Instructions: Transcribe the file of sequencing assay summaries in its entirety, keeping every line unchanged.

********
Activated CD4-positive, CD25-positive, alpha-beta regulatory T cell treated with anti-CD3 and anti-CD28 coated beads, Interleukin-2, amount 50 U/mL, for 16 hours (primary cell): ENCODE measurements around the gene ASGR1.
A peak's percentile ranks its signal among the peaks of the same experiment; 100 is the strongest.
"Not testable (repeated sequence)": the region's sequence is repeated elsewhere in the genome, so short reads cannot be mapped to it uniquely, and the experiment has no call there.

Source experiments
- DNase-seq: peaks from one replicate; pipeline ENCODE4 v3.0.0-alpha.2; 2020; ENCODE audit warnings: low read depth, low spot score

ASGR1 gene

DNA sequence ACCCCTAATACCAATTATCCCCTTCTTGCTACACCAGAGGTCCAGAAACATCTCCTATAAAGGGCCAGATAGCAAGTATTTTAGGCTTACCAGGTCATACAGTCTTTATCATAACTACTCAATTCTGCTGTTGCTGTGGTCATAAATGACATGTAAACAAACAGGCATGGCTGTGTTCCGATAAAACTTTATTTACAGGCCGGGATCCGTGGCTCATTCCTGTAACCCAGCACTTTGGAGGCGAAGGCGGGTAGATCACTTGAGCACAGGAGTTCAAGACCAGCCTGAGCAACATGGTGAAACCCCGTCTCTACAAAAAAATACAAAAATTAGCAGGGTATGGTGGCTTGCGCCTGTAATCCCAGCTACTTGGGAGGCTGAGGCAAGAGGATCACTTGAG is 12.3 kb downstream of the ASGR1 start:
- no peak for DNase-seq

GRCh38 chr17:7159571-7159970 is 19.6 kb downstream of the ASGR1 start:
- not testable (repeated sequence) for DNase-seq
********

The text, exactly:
Activated CD4-positive, CD25-positive, alpha-beta regulatory T cell treated with anti-CD3 and anti-CD28 coated beads, Interleukin-2, amount 50 U/mL, for 16 hours (primary cell): ENCODE measurements around the gene ASGR1.
A peak's percentile ranks its signal among the peaks of the same experiment; 100 is the strongest.
"Not testable (repeated sequence)": the region's sequence is repeated elsewhere in the genome, so short reads cannot be mapped to it uniquely, and the experiment has no call there.

Source experiments
- DNase-seq: peaks from one replicate; pipeline ENCODE4 v3.0.0-alpha.2; 2020; ENCODE audit warnings: low read depth, low spot score

ASGR1 gene

DNA sequence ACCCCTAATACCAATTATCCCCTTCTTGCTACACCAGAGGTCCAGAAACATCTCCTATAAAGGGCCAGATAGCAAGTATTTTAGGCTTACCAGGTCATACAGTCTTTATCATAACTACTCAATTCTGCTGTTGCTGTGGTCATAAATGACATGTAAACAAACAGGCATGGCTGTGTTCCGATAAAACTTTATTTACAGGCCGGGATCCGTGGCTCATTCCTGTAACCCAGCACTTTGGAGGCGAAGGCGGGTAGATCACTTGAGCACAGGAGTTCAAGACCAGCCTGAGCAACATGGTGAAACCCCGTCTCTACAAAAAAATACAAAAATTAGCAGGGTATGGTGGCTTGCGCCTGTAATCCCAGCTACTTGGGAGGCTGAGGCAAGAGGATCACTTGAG is 12.3 kb downstream of the ASGR1 start:
- no peak for DNase-seq

GRCh38 chr17:7159571-7159970 is 19.6 kb downstream of the ASGR1 start:
- not testable (repeated sequence) for DNase-seq